The Right Coast

January 15, 2004
Originalism and Precedent
By Michael Rappaport

About 10 days ago, I participated in a Federalist Society Faculty Conference panel entitled the “Transition to Originalism.” The focus of the panel was the role of precedent in an originalist jurisprudence. Organized and moderated by Randy Barnett, the panel also included Steve Calabresi, Rick Kay, Larry Solum, and Keith Whittington. It was a pleasure and an honor to be included among these genuinely excellent scholars.

In general, the speakers held three different positions on precedent. The largest group defended what I believe to be the most popular view of precedent among originalists. Under this view, precedent is either entirely unconstitutional (see Gary Lawson’s works) or a practice that should be minimized to the extent possible. On the panel, Rick Kay took the Lawson position that all precedent is illegitimate, while Calabresi and Whittington sought to minimize it. Calabresi made the interesting argument that some precedent is legitimate, since precedent was accepted by the Framers, but only in the relatively rare case when all three branches had approved of a precedent over a period of time. Whittington maintained that precedent was generally problematic, but in cases when prior decisions had to be followed, as with some of the New Deal cases, they should be read narrowly and not given any generative force.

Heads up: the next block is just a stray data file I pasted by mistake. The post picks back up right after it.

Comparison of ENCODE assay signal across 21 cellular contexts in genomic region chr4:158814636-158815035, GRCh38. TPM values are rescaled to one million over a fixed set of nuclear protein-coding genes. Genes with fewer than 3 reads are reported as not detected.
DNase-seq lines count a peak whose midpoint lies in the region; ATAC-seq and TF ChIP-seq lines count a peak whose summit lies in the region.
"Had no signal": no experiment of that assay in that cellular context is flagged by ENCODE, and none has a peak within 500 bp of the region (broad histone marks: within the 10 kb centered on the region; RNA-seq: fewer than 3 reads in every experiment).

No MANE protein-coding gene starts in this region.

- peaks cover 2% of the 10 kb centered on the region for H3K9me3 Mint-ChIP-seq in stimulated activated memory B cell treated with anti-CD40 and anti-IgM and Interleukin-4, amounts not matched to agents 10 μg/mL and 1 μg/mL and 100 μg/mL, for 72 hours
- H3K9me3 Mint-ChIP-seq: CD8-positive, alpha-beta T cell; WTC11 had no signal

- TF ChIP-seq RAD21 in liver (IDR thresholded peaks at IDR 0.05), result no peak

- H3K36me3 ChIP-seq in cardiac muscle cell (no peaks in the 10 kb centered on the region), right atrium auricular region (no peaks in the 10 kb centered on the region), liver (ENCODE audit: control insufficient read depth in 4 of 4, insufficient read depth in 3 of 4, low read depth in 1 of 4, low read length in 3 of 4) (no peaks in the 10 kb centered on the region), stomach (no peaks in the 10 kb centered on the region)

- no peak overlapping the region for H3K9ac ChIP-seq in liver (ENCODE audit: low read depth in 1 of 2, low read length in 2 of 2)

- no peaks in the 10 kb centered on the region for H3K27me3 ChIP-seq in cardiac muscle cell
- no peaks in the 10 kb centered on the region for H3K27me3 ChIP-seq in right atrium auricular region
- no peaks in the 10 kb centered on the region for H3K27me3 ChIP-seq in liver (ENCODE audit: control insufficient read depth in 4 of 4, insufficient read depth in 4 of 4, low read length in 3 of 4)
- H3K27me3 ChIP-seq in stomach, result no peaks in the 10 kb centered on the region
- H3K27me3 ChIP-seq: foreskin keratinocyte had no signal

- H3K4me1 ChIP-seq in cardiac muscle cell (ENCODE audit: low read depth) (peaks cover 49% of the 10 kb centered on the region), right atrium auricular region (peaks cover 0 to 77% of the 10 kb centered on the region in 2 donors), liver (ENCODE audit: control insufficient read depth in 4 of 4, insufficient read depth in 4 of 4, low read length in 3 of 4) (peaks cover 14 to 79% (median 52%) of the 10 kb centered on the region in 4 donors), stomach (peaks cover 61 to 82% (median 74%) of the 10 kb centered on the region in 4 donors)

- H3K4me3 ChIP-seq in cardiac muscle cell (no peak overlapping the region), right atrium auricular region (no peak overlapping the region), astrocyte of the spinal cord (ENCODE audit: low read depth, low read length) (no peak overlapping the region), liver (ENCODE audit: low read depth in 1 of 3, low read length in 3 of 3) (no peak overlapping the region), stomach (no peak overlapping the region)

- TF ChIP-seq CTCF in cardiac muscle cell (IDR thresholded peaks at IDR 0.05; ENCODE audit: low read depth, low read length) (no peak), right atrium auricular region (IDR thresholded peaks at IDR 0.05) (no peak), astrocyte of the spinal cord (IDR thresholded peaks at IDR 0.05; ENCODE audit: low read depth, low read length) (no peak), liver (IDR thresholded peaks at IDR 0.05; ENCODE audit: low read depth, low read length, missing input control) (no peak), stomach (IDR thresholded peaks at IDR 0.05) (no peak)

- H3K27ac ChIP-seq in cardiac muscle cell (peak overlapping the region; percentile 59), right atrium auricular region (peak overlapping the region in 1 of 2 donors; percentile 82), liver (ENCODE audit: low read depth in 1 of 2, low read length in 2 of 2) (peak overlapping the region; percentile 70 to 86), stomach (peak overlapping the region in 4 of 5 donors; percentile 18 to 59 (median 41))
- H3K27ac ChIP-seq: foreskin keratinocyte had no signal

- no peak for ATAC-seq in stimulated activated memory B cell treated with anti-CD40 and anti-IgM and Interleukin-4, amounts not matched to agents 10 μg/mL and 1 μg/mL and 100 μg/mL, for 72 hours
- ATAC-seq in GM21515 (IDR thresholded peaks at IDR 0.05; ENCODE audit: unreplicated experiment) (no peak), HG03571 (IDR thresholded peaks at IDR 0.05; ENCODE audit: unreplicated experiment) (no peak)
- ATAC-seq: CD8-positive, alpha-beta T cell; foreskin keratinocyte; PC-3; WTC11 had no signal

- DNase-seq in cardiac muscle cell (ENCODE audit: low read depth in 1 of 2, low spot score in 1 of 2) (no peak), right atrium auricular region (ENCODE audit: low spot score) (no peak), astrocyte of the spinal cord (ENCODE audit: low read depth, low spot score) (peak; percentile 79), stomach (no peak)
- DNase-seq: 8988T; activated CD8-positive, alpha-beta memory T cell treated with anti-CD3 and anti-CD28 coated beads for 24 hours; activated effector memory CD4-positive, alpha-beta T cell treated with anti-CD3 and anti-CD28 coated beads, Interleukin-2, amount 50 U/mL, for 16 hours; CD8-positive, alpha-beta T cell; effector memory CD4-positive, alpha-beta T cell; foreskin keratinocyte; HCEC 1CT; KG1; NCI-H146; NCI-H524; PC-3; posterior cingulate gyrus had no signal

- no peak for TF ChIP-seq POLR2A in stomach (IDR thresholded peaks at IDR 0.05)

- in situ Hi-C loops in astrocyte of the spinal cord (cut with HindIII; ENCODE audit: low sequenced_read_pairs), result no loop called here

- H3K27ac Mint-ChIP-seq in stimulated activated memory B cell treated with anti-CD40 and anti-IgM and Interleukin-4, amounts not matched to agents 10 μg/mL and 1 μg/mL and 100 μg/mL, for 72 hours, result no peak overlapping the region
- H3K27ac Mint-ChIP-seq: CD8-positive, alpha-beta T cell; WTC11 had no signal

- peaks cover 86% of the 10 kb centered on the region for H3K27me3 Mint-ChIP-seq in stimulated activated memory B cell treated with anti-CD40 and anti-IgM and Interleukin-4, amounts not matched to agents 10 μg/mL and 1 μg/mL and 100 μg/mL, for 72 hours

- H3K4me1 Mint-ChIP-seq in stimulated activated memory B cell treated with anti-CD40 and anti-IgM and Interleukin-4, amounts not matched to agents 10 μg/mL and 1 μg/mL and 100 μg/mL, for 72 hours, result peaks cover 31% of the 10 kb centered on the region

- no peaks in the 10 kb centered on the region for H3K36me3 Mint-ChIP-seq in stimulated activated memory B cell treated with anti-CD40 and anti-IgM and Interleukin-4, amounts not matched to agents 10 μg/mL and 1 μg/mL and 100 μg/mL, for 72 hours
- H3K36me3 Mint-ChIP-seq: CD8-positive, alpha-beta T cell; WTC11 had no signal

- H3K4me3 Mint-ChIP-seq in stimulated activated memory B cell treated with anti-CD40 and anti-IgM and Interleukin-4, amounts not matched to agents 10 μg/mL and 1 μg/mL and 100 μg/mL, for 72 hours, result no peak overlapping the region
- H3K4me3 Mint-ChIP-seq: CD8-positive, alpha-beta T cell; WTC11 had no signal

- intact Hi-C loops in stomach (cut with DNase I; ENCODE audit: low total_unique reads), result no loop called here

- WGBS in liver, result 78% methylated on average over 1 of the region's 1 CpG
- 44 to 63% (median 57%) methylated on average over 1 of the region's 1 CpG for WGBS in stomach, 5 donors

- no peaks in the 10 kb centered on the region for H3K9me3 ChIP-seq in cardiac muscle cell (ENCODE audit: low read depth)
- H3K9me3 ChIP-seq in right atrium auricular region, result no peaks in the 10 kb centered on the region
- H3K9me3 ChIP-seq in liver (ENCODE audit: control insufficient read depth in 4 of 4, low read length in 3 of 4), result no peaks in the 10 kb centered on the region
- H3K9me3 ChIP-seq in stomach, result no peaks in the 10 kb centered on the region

The second position was defended by Larry Solum, who argued for a system of strong precedent. Solum powerfully developed his view that the rule of law requires that precedents be followed and that decisions should be overruled only when they are inconsistent with the remainder of the law. Solum has posted his argument from the panel here and has defended his view at greater length here.

I took the third position, arguing in favor an intermediate approach to precedent. I maintained that the Constitution does not prohibit precedent, but actually requires at least a very weak version of precedent. Moreover, the best normative approach to precedent is one that generally confers precedential weight on decisions, especially a series of decisions, but allows for overruling when there are strong reasons for doing so. The remainder of this post will briefly develop this view.